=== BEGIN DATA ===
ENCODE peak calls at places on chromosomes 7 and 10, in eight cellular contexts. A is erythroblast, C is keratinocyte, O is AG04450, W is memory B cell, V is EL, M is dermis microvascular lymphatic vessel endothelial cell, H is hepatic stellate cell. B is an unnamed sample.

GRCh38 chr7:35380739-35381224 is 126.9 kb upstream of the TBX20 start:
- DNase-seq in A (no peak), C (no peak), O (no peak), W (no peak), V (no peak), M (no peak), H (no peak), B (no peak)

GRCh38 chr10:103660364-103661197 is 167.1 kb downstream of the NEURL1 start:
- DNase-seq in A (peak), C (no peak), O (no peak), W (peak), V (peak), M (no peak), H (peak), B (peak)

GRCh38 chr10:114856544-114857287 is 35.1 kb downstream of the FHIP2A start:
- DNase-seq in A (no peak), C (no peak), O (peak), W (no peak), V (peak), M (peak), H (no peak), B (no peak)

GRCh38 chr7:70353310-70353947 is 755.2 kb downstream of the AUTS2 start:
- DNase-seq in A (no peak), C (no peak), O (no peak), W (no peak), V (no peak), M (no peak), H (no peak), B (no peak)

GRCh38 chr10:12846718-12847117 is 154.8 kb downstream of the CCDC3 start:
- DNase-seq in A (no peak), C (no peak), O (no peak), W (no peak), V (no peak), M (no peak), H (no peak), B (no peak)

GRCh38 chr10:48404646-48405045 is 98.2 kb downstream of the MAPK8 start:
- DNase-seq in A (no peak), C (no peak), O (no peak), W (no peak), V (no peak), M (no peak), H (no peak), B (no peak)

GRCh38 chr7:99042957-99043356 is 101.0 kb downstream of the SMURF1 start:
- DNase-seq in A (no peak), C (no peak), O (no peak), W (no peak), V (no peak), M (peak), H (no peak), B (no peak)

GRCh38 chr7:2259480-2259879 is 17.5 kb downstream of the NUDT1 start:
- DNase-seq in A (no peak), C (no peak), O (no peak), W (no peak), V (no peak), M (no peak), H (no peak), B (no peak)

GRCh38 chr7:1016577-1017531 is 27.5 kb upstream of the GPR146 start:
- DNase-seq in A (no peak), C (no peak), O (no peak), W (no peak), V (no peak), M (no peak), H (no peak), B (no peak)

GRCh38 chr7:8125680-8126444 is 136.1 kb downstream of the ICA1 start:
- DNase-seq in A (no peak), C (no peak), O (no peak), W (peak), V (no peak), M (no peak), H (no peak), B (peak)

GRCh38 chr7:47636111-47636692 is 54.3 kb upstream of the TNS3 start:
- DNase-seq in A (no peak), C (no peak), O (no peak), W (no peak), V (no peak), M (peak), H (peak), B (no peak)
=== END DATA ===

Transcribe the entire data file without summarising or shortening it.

ENCODE peak calls at places on chromosomes 7 and 10, in eight cellular contexts. A is erythroblast, C is keratinocyte, O is AG04450, W is memory B cell, V is EL, M is dermis microvascular lymphatic vessel endothelial cell, H is hepatic stellate cell. B is an unnamed sample.

GRCh38 chr7:35380739-35381224 is 126.9 kb upstream of the TBX20 start:
- DNase-seq in A (no peak), C (no peak), O (no peak), W (no peak), V (no peak), M (no peak), H (no peak), B (no peak)

GRCh38 chr10:103660364-103661197 is 167.1 kb downstream of the NEURL1 start:
- DNase-seq in A (peak), C (no peak), O (no peak), W (peak), V (peak), M (no peak), H (peak), B (peak)

GRCh38 chr10:114856544-114857287 is 35.1 kb downstream of the FHIP2A start:
- DNase-seq in A (no peak), C (no peak), O (peak), W (no peak), V (peak), M (peak), H (no peak), B (no peak)

GRCh38 chr7:70353310-70353947 is 755.2 kb downstream of the AUTS2 start:
- DNase-seq in A (no peak), C (no peak), O (no peak), W (no peak), V (no peak), M (no peak), H (no peak), B (no peak)

GRCh38 chr10:12846718-12847117 is 154.8 kb downstream of the CCDC3 start:
- DNase-seq in A (no peak), C (no peak), O (no peak), W (no peak), V (no peak), M (no peak), H (no peak), B (no peak)

GRCh38 chr10:48404646-48405045 is 98.2 kb downstream of the MAPK8 start:
- DNase-seq in A (no peak), C (no peak), O (no peak), W (no peak), V (no peak), M (no peak), H (no peak), B (no peak)

GRCh38 chr7:99042957-99043356 is 101.0 kb downstream of the SMURF1 start:
- DNase-seq in A (no peak), C (no peak), O (no peak), W (no peak), V (no peak), M (peak), H (no peak), B (no peak)

GRCh38 chr7:2259480-2259879 is 17.5 kb downstream of the NUDT1 start:
- DNase-seq in A (no peak), C (no peak), O (no peak), W (no peak), V (no peak), M (no peak), H (no peak), B (no peak)

GRCh38 chr7:1016577-1017531 is 27.5 kb upstream of the GPR146 start:
- DNase-seq in A (no peak), C (no peak), O (no peak), W (no peak), V (no peak), M (no peak), H (no peak), B (no peak)

GRCh38 chr7:8125680-8126444 is 136.1 kb downstream of the ICA1 start:
- DNase-seq in A (no peak), C (no peak), O (no peak), W (peak), V (no peak), M (no peak), H (no peak), B (peak)

GRCh38 chr7:47636111-47636692 is 54.3 kb upstream of the TNS3 start:
- DNase-seq in A (no peak), C (no peak), O (no peak), W (no peak), V (no peak), M (peak), H (peak), B (no peak)